Proper transfer switching can maintain an integrated, secure power supply. This is where Transfer Switching Equipment (TSE) comes into play: It disconnects a load from one provider and connects it to another. If the main power supply of one system suffers an outage, for example, it switches to the backup supply. In addition to classic infrastructure installations, transfer switching is also playing a leading role in control panels.
Practical tips for you!
Transfer switching equipment can be categorized according to their actuating method:
- Manual Transfer Switching Equipment (MTSE) enables manual switchover between two supply sources. The switchover is carried out with a rotary operator.
- Remotely Operated Transfer Switching Equipment (RTSE) has an integrated motor operator. This is controlled via external signaling, switching remotely between the two supply sources.
- Automatic Transfer Switching Equipment (ATSE) also features an integrated motor. In addition, it is equipped with a control unit, along with a monitoring function. In case of a fault in the main supply source, the network transfer switching equipment registers a drop in the voltage and frequency and automatically switches to the backup supply.
Unlike transfer switching equipment that switches between two supply sources for a uniform load, load break switches on a uniform supply source switch between two load lines.
Time as a factor:
Operators should adjust the downtime of the transfer switching solution to the key performance indicators of the connected loads.
- IT hardware can frequently tolerate only very brief interruptions, which is why they ought to be additionally safeguarded with an uninterruptible power supply.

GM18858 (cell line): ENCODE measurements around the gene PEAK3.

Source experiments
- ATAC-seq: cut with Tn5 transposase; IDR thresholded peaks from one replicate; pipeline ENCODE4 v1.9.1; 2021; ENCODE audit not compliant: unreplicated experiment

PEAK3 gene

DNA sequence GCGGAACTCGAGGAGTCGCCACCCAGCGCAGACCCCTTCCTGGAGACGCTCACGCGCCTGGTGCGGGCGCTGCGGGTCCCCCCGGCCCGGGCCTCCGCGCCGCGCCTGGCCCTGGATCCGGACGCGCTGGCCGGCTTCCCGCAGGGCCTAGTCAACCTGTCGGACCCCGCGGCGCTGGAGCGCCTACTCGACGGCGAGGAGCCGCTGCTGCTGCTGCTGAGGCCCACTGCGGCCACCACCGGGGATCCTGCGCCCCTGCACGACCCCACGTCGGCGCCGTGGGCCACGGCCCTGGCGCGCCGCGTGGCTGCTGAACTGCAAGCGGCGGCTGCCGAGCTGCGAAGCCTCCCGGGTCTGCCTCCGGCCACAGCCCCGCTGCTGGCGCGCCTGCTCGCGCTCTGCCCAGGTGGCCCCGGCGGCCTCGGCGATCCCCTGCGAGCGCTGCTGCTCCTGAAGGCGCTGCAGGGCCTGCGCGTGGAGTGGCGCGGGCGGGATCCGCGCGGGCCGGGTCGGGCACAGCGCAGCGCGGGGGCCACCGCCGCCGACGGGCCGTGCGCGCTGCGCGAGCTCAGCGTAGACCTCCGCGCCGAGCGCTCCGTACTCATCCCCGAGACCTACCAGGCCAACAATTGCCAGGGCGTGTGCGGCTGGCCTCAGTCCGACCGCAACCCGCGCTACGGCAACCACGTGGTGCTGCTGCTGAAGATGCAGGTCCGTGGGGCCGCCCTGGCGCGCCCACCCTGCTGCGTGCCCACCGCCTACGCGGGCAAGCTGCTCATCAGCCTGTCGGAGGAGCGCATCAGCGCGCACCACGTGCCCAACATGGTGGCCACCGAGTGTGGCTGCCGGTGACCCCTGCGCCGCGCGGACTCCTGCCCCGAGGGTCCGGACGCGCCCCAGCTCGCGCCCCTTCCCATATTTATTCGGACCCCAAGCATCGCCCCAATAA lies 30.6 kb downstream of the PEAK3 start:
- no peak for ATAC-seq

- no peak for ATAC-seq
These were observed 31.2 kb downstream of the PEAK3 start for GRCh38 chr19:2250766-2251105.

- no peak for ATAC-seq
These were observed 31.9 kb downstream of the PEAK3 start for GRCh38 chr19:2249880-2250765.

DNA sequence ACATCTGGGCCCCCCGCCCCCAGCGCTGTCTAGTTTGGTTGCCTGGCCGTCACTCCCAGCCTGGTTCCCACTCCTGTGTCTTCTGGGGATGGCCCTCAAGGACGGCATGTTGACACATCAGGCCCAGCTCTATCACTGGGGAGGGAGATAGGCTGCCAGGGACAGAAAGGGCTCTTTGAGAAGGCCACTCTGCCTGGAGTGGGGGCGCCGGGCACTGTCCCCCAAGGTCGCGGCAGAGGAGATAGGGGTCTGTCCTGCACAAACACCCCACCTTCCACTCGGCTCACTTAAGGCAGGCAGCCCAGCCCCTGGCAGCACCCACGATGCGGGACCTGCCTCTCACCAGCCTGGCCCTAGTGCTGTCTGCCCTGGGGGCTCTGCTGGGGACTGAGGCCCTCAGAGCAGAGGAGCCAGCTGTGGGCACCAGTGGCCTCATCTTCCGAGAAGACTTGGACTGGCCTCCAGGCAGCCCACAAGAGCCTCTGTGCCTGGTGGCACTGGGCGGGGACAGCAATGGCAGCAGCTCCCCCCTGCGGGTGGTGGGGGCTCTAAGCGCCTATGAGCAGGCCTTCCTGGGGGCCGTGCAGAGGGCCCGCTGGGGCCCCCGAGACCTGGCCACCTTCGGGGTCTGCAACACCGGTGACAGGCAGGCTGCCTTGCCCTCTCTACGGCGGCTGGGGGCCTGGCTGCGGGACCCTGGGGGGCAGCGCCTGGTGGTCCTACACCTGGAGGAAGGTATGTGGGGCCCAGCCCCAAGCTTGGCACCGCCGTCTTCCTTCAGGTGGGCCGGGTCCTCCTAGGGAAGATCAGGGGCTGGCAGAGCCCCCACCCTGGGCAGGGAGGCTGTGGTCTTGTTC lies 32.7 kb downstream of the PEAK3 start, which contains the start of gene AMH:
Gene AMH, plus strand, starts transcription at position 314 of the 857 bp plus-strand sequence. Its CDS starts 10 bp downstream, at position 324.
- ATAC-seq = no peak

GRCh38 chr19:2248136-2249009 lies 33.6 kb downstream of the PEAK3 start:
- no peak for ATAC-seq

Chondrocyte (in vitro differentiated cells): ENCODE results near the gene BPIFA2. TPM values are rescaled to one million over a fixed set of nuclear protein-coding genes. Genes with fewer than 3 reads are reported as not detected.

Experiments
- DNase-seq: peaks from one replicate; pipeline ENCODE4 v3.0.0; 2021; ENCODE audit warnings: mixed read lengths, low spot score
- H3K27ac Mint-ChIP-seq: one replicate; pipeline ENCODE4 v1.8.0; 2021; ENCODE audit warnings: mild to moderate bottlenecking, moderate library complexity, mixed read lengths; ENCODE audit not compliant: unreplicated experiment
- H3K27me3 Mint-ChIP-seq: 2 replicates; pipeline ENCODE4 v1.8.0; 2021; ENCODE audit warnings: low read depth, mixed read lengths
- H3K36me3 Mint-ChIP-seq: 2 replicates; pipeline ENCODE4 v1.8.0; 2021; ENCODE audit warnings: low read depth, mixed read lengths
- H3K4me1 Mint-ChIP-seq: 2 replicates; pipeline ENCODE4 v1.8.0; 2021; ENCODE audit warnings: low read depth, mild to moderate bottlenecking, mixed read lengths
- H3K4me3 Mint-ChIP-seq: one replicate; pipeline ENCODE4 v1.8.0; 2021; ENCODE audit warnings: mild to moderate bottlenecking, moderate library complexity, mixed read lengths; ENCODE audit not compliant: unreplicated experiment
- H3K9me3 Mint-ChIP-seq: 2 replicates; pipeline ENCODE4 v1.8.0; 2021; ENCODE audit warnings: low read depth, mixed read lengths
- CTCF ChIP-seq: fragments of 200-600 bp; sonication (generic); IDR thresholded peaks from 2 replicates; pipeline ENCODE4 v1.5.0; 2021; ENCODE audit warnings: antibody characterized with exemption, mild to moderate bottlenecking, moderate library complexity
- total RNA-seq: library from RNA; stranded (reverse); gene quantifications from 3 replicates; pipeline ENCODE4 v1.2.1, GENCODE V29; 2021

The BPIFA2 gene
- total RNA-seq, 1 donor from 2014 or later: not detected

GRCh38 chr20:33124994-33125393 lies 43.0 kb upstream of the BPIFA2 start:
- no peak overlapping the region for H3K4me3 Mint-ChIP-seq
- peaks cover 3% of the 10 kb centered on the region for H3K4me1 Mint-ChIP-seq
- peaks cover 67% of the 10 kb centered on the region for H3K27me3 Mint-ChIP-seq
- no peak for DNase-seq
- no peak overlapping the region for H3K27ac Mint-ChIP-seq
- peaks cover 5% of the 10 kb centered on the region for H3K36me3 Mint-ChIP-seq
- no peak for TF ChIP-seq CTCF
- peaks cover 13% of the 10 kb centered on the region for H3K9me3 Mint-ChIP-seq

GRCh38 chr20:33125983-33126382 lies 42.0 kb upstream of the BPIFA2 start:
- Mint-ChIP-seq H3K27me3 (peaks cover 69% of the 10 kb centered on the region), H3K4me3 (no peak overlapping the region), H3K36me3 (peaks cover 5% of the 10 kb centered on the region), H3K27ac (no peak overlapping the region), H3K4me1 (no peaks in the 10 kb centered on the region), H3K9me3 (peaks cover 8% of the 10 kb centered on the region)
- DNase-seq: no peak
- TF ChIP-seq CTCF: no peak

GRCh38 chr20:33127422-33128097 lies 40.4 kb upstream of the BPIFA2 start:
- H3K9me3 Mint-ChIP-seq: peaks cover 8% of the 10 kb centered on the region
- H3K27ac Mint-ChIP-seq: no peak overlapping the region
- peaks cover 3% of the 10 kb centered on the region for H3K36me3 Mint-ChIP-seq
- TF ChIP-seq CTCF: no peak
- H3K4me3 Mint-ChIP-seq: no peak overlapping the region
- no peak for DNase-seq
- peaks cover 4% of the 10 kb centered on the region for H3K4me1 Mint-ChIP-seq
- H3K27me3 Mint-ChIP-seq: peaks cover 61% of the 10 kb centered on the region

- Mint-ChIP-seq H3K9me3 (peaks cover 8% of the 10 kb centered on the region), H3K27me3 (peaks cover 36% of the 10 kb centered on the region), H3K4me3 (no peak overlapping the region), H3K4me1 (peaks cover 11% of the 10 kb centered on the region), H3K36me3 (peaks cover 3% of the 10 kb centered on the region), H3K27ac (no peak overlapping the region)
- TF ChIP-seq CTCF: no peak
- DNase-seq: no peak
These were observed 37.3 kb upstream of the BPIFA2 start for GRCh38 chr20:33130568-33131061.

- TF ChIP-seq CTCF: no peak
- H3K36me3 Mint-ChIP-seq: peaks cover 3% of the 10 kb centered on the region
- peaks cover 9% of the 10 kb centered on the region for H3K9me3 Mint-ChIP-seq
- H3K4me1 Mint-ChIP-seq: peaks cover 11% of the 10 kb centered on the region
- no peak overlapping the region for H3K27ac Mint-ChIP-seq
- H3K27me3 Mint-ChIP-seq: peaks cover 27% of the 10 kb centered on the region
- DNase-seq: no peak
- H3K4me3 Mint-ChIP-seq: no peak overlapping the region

- Motors running out or power supply units ramping up rely on a certain reversing time for smooth functioning.
Distribution boards as a factor:
Depending upon the distributor board, various types of switches are suitable for transfer switching.
- Main power distribution boards are usually fed by air circuit breakers – that is why they are also a good option for transfer switching.
- Sub-distribution boards can be transfer switched between networks both with circuit breakers and switch disconnectors.
- Critical loads involve matters of personal safety and during downtimes can lead to severe economic loss. A backup supply is an absolute necessity here, as in combination with automatic transfer switching, it guarantees a virtually continuous power supply.
- The downtime of a critical load can cause partial impairment of production processes, which can lead to moderately severe economic loss. Even for loads like these, a backup supply is recommended, whereby transfer switching can be remote or manual. Particularly in the latter case, supply reliability can only be guaranteed, however, if there are persons on-site who can activate the switchover.
- In case there is a failure of non-critical loads, there is little or no impairment of production processes. This is where possible load shedding can occur: By excluding non-critical loads from the emergency power supply, operators can deploy smaller units.
- Transfer switching equipment switches between transformers and generators (the most typical application), between two transformers, or between two generators.
- Outputs for the machine control system ensure that an automatic transfer switch can independently start up and stop a generator that is not in continuous operation.
- Electrical or mechanical interlocking prevents the switching of non-interlocked switches at the same time in one transfer switch.
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